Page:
Trained in Disaster and Wilderness searches, these teams undergo rigorous training and must meet strict standards before they are deployed on a mission. Ongoing training and continuing education is required for all members to maintain their skills at optimal levels. Training in search and rescue and disaster response is conducted in diverse situations and entails more than 50 hours per month for each member. All members are responsible for providing their own personal equipment. NCCERT is a statewide organization made up of local teams, which respond to local incidents for missing persons. Our calls range from swiftwater rescue calls during major disasters to an overnight search for an Alzheimer's patient. NCCERT is part of the North Carolina USAR Task Force 4 and acts as the search and communications element of that team. NCCERT responded to the Apex chemical fire in October 2006 and provided a vital communications role for that incident; the Apex Emergency Communications Center had to be evacuated because of toxic fumes that were approaching their building.

The NCCERT communications truck housed the dispatchers and they were able to provide communications to emergency responders without incident during the duration of the event. Search & Rescue of lost or missing persons Major Disaster Response Request for Cadaver K9 K9 live find searches Community Service Functions Emergency Radio Communications NCCERT services include: Side Scan Sonar Operations Wilderness search and rescue Urban search and rescue Collapsed structure search and rescue Cadaver search 2005 – Higgins & Langley Memorial Award Official website NCCERT FAQ's

Thomas S. Weston

Thomas Shailer Weston referred to as Thomas S. Weston, was a judge and 19th-century Member of Parliament from Westland, New Zealand. Weston was the patriarch of one of two dominant Canterbury families of the legal profession. Weston was born in London in the son of the printer John James Weston and Mary Weston, he was educated at private schools in London. He arrived in New Zealand with his parents and four brothers in 1850, first settling in New Plymouth, he received further secondary education in New Zealand, in June 1861, he was admitted to the bar by George Arney, the Chief Justice. He practised law in New Plymouth until 1863, his first advertisement appeared in The Southland Times in August of that year. His clients there included the Union Bank of Australia, the town council, various businesses, he was chosen as Southland's representative to the 1865 New Zealand Exhibition in Dunedin, but could not travel there due to unfavourable weather conditions. Weston moved to Auckland. Like his brother Warwick, Weston had interests in gold mining.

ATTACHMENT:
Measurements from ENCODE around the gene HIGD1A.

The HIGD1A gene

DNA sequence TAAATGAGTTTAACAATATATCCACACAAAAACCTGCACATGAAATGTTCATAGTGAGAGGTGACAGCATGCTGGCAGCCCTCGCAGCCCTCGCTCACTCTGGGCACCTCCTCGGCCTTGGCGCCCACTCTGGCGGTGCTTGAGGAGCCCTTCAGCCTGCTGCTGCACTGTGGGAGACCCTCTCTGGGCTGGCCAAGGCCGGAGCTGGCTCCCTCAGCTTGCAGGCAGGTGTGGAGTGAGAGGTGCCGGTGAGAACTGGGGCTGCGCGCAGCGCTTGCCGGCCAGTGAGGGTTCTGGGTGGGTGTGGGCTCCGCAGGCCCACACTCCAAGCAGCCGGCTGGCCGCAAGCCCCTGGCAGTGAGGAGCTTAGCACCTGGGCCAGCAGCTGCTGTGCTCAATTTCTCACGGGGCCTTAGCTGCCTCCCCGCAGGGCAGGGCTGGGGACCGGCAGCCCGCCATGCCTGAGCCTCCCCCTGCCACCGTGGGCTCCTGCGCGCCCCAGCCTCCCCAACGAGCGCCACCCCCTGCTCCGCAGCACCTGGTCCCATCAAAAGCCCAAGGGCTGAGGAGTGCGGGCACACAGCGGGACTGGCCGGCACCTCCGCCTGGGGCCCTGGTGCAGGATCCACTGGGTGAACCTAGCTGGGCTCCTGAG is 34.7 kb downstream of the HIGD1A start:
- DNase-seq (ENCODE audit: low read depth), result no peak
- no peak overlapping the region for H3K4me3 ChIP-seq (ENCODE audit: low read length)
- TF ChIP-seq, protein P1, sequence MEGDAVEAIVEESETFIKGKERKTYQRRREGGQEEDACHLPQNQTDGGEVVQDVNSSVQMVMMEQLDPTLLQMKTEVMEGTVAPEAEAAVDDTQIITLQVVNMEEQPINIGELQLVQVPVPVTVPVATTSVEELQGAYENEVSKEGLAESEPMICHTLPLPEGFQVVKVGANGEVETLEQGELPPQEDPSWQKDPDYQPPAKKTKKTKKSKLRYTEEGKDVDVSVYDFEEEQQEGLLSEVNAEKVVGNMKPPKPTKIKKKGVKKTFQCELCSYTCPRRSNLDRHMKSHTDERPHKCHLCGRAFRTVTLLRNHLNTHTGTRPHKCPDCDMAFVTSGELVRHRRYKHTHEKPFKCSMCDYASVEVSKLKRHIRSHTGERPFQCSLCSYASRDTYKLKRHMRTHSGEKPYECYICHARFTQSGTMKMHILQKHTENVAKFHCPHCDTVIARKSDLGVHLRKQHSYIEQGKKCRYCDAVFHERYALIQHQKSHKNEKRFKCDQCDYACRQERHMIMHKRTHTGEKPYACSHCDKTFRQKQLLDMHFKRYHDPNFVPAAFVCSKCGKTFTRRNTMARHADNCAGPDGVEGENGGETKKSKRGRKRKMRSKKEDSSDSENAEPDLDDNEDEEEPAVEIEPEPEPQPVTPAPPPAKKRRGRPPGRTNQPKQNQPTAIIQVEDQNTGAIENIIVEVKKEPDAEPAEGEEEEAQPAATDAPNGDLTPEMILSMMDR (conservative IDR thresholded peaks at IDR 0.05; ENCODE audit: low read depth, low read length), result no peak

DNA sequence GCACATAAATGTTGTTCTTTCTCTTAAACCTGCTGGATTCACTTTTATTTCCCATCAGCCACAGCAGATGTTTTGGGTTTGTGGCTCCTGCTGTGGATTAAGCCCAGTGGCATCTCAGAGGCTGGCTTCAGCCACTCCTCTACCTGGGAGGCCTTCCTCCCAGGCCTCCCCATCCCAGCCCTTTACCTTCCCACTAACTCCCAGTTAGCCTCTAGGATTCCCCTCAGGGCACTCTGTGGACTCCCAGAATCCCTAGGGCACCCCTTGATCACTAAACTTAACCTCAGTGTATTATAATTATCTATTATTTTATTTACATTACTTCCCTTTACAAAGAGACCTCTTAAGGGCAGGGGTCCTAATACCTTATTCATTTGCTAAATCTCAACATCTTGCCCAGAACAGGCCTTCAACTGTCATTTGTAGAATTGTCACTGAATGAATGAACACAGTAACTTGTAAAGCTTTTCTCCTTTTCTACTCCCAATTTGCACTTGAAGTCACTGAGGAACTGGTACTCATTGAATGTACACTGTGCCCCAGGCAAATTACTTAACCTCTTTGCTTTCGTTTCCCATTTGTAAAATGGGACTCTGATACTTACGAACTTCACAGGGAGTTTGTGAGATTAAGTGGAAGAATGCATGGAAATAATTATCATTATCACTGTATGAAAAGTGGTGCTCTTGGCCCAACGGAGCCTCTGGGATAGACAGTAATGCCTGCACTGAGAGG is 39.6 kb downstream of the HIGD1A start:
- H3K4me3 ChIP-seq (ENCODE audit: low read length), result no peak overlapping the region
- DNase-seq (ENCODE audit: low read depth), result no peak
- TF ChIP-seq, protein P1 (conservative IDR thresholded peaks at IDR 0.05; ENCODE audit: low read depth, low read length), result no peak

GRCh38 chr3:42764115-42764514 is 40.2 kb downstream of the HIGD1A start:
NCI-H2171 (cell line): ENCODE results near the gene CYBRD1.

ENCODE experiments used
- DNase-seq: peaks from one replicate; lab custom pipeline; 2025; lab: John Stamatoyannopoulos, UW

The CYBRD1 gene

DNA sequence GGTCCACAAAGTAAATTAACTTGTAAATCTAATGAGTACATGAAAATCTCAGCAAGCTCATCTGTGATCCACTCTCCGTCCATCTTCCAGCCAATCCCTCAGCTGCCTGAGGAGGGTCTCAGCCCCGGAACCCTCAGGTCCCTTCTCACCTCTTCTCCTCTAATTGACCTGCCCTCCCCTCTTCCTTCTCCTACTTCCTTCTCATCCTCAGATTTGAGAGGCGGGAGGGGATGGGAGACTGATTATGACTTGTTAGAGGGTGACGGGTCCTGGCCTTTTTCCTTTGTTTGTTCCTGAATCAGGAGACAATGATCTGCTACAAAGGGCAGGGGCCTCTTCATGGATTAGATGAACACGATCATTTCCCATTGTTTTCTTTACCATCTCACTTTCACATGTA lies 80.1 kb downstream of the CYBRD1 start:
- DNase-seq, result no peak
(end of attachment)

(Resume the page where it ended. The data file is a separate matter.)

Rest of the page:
He set up the Great Republic Gold Mining Company in Karaka in the Thames District, was its majority shareholder and its manager. The family's residence was on the corner of Jermyn Street and Eden Street, he practised in Auckland. The district court judge had been filled by Singleton Rochfort, but the position was disestablished, as Rochfort had caused trouble to the government; when Weston was appointed, Rochfort pointed that this move was illegal, as he had first right of refusal under previous agreements. After some deliberations, the government renamed the court from Hawkes Bay to East Coast to circumvent the agreement, Rochfort took the premier, Julius Vogel, to the Supreme Court over the affair. Weston remained judge in Napier until February 1875. Following an enquiry into the conduct of the justice for Otago, Henry Samuel Chapman, Parliament passed a resolution that allowed the Minister of Justice to order judges to move to a different court. Justice Gresson led the opposition of New Zealand's judges to this interference and went to Wellington, but to no avail.